I have Netflix, Hulu Plus and Amazon Prime and in total, I pay about the same for a whole year of those, as I would for one month of Dish Network. I like Dish, but to get the 20 channels I actually wanted, I had to get the whole package, which drove the price up and up and up and................
Now, I just have an HD antennae to get local channels and the others. I will never go back to a satellite or cable company.


We did the same. Bought Amazon firestick, plugged it into the tv and watch Amazon prime, Netflix and Hulu all on the big screen. Much cheaper imo. We haven't gotten an antenna and I doubt we will. Anything else we need we get on the computer.



posted on Jan, 29 2016 @ 09:47 AM
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a reply to: Krazysh0t



So,you don`t have cable?No wonder you can`t keep up on current events!

You do know who won the lasr election ,right?


www.chicagotribune.com...



posted on Jan, 29 2016 @ 09:53 AM
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a reply to: Krazysh0t

I don't have cable so good for those that do, still companies will always find the way.




posted on Jan, 29 2016 @ 10:01 AM
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My family is being outright violated by high cable bills. We pay over $250 per month for the bundled services (phone/internet/cable). I keep telling my husband we don't need a landline phone, and none of us really watch TV channels - EXCEPT - my husband likes to watch his sports games.

Do you guys know how my husband could watch his hockey/football/golf/basketball/baseball stuff without cable or satellite? If it wasn't for sports, I think we could cut the cable company out of our lives forever.



posted on Jan, 29 2016 @ 10:03 AM
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a reply to: marg6043

That's why we have to stay on top of them.



posted on Jan, 29 2016 @ 10:04 AM
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originally posted by: kaylaluv
My family is being outright violated by high cable bills. We pay over $250 per month for the bundled services (phone/internet/cable). I keep telling my husband we don't need a landline phone, and none of us really watch TV channels - EXCEPT - my husband likes to watch his sports games.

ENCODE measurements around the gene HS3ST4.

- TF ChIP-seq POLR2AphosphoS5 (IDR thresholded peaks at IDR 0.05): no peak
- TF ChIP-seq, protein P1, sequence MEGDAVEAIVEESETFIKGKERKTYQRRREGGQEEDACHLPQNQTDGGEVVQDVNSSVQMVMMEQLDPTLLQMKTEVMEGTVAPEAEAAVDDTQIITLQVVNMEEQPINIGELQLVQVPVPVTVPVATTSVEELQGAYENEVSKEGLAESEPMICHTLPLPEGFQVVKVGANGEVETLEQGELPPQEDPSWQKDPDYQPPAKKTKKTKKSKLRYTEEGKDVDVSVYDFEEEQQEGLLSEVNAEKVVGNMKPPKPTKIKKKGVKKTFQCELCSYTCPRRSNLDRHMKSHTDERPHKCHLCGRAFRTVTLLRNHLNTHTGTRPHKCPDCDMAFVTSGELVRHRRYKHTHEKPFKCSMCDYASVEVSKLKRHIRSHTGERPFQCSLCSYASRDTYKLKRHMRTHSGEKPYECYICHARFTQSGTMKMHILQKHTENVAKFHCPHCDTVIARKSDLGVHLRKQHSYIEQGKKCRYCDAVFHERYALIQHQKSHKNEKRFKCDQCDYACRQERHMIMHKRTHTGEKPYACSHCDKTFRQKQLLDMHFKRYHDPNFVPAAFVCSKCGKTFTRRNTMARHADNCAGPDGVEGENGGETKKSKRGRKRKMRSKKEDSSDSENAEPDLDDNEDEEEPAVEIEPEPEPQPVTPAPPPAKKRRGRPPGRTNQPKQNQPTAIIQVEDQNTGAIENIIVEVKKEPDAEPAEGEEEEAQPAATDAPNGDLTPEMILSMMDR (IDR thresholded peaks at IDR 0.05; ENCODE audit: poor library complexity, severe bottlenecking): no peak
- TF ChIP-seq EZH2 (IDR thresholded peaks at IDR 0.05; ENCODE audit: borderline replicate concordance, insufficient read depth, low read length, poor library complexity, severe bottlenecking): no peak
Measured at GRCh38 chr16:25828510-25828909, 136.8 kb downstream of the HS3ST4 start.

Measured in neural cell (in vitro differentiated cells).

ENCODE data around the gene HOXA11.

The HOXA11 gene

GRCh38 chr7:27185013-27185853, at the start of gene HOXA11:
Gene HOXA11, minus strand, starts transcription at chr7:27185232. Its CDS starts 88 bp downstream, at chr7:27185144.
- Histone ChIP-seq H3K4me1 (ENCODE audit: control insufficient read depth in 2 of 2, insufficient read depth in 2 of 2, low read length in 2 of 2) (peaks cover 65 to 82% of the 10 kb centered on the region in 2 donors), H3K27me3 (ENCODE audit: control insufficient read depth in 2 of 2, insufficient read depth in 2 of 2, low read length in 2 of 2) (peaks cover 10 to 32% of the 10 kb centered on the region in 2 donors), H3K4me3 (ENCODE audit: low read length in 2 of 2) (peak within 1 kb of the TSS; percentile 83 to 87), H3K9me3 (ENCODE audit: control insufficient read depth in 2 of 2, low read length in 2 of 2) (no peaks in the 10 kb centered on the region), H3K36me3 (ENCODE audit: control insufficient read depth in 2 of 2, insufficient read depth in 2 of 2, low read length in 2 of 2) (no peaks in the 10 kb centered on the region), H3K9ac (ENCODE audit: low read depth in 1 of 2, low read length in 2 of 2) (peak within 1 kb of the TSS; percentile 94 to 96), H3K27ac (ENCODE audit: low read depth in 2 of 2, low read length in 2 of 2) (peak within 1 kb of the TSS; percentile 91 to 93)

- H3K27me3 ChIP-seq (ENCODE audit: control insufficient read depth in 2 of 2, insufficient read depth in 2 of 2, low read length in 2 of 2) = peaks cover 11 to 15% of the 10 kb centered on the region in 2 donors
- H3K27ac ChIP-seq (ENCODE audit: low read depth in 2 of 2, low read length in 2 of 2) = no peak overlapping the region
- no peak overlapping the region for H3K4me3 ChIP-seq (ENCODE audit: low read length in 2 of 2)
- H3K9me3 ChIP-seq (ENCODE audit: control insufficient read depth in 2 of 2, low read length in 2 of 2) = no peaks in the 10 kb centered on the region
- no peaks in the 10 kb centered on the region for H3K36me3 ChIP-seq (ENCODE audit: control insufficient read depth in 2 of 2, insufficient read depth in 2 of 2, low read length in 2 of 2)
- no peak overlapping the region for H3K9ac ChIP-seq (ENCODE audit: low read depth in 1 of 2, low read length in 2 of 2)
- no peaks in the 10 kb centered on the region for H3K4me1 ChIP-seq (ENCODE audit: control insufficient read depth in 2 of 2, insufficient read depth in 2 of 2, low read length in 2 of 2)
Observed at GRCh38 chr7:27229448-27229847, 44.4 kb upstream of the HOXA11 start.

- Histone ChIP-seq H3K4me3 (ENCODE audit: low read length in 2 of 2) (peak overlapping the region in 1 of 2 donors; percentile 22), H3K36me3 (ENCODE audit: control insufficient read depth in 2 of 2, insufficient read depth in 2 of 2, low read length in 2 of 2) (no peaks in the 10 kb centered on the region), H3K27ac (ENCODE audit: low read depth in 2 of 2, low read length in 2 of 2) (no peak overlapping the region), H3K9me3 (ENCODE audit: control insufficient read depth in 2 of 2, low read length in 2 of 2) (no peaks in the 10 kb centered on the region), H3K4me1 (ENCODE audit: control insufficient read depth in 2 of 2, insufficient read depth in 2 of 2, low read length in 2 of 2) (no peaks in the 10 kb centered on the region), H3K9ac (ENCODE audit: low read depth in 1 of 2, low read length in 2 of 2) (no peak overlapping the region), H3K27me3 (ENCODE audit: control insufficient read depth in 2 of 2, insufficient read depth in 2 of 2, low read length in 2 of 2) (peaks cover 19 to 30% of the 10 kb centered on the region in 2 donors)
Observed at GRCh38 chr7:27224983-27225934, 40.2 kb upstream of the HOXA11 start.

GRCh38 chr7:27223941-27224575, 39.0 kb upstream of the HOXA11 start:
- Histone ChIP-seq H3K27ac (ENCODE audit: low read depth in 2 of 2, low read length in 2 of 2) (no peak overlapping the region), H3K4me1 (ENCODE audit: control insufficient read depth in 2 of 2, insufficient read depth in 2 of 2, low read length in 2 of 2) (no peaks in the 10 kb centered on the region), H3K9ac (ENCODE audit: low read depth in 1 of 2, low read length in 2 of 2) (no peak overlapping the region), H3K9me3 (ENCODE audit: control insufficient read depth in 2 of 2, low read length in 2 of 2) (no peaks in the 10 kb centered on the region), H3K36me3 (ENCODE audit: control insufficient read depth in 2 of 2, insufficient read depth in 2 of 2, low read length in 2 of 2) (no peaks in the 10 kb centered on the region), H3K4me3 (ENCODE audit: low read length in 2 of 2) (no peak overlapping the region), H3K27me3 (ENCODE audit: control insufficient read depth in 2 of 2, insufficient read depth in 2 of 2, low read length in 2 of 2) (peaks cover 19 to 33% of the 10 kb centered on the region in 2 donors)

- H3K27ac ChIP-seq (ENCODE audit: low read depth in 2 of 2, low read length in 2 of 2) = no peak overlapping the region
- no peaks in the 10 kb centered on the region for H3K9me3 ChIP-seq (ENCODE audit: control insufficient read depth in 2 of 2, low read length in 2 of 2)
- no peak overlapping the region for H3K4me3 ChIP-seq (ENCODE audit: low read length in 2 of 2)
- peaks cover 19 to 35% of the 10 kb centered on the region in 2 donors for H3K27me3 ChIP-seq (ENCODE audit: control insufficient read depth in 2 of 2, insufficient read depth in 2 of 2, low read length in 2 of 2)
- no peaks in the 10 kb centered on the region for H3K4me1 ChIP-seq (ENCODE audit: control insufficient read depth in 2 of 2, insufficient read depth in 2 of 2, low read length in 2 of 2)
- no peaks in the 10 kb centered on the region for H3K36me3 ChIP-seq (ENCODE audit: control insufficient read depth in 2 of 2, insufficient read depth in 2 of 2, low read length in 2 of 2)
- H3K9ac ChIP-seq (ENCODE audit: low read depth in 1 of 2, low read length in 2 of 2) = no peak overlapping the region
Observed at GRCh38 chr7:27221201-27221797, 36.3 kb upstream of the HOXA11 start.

Do you guys know how my husband could watch his hockey/football/golf/basketball/baseball stuff without cable or satellite? If it wasn't for sports, I think we could cut the cable company out of our lives forever.


I can't think of any way to watch them live outside of cable. The various sporting organizations like the NBA, MLB, NFL, etc have all made deals with cable channels to allow exclusive access to their games for live broadcasts. So I doubt you'll be able to go without cable to watch them. Though football gets aired on basic television.

This is one of the few drawbacks to my Hulu setup... I can't watch football reliably. Well I guess I can watch my home team, the Ravens, easily with basic television, but any other games and I'm SOL.
edit on 29-1-2016 by Krazysh0t because: (no reason given)



posted on Jan, 29 2016 @ 10:07 AM
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a reply to: kaylaluv




If it wasn't for sports, I think we could cut the cable company out of our lives forever.


Sports and live events are tough. Those are really the only thing keeping their industry alive.

I don't watch sports myself but you may want to look at the option of sling . Supposedly its a cheaper cut down version of sports?

There are ways online but not are reliable or hassle free.



posted on Jan, 29 2016 @ 10:10 AM
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a reply to: Krazysh0t

I remember when the discussions about fees were been worked out in congress hearings many years ago, their lobbying was strong, a lot of money went around and the consumer lost at that time.

We got stuck with the high fees, that's when I got off cable.


edit on 29-1-2016 by marg6043 because: (no reason given)



posted on Jan, 29 2016 @ 10:11 AM
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a reply to: marg6043

I migrated away because of the customer service and not so much the fees myself.